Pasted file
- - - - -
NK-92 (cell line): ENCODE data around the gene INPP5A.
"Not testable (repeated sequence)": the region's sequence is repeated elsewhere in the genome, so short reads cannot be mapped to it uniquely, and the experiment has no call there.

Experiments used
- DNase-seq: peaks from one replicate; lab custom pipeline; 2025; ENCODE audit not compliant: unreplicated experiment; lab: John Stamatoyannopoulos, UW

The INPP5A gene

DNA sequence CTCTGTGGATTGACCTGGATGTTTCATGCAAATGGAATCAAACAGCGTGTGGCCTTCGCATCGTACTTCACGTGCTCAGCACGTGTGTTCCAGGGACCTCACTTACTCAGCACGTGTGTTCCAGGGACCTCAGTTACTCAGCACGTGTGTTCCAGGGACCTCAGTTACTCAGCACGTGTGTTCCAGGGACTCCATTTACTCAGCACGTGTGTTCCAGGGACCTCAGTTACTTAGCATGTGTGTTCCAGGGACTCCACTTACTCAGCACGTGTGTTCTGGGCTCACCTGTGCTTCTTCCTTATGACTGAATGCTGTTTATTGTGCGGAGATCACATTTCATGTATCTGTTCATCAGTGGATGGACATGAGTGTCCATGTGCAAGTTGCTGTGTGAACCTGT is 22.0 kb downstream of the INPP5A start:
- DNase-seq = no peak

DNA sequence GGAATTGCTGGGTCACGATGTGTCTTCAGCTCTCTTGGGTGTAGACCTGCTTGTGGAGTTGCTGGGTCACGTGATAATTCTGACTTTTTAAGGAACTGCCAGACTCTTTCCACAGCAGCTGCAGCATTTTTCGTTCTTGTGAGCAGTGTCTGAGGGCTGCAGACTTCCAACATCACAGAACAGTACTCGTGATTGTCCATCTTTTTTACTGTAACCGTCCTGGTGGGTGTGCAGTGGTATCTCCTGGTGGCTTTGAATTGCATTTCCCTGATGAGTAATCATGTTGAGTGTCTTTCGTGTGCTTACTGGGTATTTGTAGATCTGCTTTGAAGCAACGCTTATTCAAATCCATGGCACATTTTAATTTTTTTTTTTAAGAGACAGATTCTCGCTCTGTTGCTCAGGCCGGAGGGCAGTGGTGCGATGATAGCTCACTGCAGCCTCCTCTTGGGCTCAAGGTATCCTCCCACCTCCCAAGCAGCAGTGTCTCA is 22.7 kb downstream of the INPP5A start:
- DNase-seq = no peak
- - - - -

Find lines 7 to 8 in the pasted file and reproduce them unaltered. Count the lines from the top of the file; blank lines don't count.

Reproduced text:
- DNase-seq = no peak

DNA sequence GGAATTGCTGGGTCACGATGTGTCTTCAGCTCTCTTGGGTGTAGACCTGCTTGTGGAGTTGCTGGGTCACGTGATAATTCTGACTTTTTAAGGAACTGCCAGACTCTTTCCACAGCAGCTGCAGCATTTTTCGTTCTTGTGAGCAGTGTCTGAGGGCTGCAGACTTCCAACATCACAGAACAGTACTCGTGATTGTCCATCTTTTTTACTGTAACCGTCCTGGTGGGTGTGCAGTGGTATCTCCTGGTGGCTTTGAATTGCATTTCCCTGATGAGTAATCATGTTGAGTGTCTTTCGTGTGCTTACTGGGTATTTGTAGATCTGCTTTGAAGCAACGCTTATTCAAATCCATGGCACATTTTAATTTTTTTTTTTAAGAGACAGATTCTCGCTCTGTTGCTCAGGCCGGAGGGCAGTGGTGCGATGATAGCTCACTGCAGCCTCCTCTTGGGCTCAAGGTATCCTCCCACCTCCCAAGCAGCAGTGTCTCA is 22.7 kb downstream of the INPP5A start: